|Type:||All Mountain, Freestyle|
|Upper Material:||Synthetic Leather|
|Sole Material:||Rubber, Lightweight Skate-Profile Outsole with EVA Cushioning|
|Volume:||Reduced, Shrinkage tech|
|Liner Type:||Heat Moldable, Flex 1 Liner|
|Liner Lacing:||Speed Lace|
|Manufacturer Warranty:||1 Year|
The unique retro design that Burton went with is awesome. The Burton Poacher Snowboard Boots also have performance boosting attributes applied like footprint reduction technology, the flex liner for added agility. Additionally they've improved the comfort level of the boot and support while keeping the cool traditional lacing.
Here at The House talking about the first snowboard boot in Burton's park line. It's the Burton Poacher snowboard boot. Very, very lightweight snowboard boot. Definitely got some cool skate style going on.
I'll start with the outer. What you're looking at here is the traditional lace. One seams got the nylon to simulate the skate-shoe look; perforated toe to do the same. It does have the new speedhook lacing system. It's definitely going to be a little bit faster getting in and out of these, versus our older system. You got a 3D molded tongue, really, really nice at sucking into your shin, it's already kinda molded, it doesn't have to bunch or crimp at all. Bottom of this one's got your basic rubber sole. Really good at cushioning. It does have the shrinkage tech, which takes what is a size-12 snowboard boot and shrinks the outer to what would be a size-11 snowboard boot in footprint. Still the same interior volume, but less toe-to-heel length means that a person with a size-12 foot might not have to go on a wideboard. So definitely good for those people with larger feet.
Flex on this one--you're definitely looking at a softer flexing snowboard boot. Like I said, it's their first snowboard boot in their park series. This snowboard boot will absolutely kill it for like rails, boxes, smaller jumps, stuff like that. Can ride them anywhere on the mountain, but probably definitely more like an entry-level to freestyle rider that's going to be looking at these. Not quite the snowboard boot you'd probably take up to Alaska. From there, moving to the liner.
What you got is their Flex-1 liner. This is the entry-level liner within their Park snowboard boots. It is fully heat moldable. Usually I recommend just riding in these, that's the best way to mold them. You get the natural pressure, natural heat; it's really going to mold them the best way. Try them on when you get them. If you have like a certain pressure point, you can take them to a local shop to back that pressure point off, but typically the Burton boots fit really, really good right out of the box, as is. I got the lacing attached to the liner on this one. Burton's liner lock is one of the best in the industry. Super durable, stays in place, super easy to disengage. Very very nice, long story short. On the interior of the liner, you do have a really, really comfortable fleece lining the whole interior of the liner. They have really good achilles grabbers in the back of the snowboard boot; really gives you a good heel hold with the snowboard boot. Very very lightweight, as any of the Burton liners go. Not too much spine support on this one. Just enough right around the heels to give you a good ankle hold. But you'll definitely want to keep the overall weight of this snowboard boot down, being a Park snowboard boot.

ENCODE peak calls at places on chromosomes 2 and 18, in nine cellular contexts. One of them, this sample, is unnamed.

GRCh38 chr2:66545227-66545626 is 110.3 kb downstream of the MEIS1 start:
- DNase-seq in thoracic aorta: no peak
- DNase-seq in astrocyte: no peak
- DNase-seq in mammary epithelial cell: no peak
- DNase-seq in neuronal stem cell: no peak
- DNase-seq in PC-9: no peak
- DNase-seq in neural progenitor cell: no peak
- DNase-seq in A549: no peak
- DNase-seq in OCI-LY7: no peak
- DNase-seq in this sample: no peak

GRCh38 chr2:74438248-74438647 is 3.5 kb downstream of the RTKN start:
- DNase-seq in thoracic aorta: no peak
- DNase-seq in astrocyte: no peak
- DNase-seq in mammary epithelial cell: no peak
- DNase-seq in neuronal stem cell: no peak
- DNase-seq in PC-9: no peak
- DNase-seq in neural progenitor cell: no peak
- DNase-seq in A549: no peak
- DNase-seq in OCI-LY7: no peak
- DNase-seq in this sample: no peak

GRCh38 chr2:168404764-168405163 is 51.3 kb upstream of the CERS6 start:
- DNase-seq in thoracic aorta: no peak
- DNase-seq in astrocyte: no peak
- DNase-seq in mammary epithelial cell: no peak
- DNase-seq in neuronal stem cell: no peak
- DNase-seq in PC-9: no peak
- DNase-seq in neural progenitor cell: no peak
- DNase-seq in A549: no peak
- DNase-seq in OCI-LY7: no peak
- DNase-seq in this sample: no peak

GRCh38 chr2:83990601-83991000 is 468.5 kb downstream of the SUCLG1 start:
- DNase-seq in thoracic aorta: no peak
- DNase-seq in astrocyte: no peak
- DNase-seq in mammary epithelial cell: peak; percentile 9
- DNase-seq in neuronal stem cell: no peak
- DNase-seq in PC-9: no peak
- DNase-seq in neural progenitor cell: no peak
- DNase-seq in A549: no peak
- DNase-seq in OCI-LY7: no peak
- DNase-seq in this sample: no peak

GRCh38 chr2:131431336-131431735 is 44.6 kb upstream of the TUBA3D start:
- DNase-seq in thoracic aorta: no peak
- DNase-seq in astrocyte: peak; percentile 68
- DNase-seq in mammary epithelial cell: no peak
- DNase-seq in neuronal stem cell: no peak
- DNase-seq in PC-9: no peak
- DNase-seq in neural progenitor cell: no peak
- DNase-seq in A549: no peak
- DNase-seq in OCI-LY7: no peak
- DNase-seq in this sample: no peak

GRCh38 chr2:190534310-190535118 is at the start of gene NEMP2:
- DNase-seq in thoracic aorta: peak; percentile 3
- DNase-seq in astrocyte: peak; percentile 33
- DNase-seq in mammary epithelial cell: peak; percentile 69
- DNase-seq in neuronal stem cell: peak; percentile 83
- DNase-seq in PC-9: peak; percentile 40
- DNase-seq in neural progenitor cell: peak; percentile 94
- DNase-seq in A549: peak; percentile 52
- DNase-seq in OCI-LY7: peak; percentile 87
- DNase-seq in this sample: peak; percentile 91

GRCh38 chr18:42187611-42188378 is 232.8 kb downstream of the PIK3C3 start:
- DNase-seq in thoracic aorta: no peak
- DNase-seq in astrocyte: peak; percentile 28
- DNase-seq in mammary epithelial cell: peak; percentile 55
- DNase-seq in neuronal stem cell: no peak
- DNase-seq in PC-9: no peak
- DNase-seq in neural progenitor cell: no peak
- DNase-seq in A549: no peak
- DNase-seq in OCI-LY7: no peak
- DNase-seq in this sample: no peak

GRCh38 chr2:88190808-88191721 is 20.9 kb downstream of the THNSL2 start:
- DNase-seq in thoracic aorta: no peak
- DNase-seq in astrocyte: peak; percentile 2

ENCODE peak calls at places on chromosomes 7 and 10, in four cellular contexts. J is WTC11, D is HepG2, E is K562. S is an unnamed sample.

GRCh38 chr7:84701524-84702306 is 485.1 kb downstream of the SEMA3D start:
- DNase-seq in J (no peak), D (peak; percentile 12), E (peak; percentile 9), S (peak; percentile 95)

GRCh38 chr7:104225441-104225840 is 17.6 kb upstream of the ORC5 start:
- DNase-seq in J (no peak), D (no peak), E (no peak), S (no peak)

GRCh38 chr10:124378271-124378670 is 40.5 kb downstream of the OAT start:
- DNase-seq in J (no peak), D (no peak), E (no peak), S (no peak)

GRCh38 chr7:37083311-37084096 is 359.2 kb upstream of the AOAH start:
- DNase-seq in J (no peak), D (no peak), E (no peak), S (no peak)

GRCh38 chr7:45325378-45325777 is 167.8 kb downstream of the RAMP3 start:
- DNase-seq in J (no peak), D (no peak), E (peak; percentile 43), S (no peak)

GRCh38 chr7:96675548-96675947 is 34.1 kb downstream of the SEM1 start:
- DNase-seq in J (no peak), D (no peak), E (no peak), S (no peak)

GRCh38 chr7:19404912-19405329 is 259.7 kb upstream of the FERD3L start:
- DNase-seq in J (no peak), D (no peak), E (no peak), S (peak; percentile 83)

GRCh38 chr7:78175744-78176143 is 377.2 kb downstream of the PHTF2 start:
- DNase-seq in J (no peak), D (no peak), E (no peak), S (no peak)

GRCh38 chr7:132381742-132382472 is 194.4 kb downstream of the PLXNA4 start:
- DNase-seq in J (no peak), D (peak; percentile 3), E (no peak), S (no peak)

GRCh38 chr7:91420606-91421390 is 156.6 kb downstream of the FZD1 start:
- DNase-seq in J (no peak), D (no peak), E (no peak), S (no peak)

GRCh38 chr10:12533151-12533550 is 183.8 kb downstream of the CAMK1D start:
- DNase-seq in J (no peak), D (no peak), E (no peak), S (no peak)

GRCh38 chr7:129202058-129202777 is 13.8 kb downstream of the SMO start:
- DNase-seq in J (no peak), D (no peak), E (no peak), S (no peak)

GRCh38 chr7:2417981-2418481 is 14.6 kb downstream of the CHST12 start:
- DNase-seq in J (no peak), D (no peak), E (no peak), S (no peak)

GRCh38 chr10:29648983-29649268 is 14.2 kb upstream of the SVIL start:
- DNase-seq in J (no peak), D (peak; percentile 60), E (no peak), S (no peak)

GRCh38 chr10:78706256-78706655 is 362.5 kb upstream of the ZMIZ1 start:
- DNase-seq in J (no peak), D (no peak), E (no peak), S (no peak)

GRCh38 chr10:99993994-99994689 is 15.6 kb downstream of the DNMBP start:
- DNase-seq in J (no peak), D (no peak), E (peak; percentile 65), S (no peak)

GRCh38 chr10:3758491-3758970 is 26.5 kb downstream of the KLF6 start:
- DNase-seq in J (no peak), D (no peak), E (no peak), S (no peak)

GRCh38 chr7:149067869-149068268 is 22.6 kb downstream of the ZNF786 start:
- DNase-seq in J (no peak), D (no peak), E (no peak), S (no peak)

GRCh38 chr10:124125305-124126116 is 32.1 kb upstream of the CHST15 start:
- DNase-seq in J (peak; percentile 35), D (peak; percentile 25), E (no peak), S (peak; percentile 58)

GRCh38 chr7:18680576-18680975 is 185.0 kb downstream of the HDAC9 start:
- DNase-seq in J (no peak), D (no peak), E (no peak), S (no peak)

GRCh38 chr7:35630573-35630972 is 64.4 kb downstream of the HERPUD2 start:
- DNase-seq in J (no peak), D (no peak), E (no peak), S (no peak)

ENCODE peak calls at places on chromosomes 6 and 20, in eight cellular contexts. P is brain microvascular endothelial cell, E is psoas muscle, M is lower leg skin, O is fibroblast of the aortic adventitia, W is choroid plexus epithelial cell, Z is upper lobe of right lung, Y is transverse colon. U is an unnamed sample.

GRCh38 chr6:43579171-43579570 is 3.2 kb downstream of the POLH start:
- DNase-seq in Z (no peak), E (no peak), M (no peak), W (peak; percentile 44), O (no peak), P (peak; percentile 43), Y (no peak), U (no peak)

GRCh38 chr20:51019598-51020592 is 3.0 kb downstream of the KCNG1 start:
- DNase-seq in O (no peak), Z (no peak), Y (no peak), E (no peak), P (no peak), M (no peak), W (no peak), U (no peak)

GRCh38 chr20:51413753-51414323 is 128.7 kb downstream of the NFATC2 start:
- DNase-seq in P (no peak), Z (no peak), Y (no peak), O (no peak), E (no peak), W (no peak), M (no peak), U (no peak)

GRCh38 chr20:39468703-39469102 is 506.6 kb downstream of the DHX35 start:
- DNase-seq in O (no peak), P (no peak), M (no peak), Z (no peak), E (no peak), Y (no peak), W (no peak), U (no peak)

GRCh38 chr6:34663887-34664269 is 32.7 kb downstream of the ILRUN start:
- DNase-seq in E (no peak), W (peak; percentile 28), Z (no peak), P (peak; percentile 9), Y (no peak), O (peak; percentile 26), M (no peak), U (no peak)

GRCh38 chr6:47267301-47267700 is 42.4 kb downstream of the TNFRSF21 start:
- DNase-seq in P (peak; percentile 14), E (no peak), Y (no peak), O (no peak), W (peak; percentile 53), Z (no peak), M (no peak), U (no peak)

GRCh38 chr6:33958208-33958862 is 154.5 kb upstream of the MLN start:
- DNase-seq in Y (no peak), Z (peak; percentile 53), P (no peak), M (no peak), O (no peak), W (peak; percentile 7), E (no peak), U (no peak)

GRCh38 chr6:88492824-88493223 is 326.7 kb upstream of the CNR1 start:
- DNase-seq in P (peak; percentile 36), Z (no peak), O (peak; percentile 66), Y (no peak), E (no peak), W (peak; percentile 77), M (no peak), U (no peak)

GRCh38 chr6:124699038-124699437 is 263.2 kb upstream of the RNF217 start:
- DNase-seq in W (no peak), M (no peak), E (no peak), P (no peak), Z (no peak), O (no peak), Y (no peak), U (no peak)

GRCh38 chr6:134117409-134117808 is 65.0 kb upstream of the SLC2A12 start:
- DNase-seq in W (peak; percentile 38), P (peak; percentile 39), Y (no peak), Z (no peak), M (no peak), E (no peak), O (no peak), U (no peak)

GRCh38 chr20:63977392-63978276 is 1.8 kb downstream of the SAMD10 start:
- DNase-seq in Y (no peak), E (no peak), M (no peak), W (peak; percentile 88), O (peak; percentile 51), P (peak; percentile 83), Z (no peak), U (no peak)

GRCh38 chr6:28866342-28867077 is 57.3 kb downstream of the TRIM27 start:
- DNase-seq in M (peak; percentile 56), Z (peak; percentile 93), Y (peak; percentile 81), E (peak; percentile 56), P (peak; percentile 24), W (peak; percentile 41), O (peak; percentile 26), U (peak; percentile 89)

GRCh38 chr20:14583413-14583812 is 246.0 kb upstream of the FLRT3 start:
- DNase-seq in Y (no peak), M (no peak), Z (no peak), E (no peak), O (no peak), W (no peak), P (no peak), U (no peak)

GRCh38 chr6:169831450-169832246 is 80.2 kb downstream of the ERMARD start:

In-sole is their basic level-1 in-sole. It does have really good 3D molding. It's going to help keep the foot centered in the snowboard boot and it does have good arch-support to it as well. It kind of will form the contours of your foot with the heat moldable material being used in the bottom of the snowboard boot, too.
What we're looking at here is a super-good freestyle snowboard boot, super-good price point. Burton Poacher snowboard boot.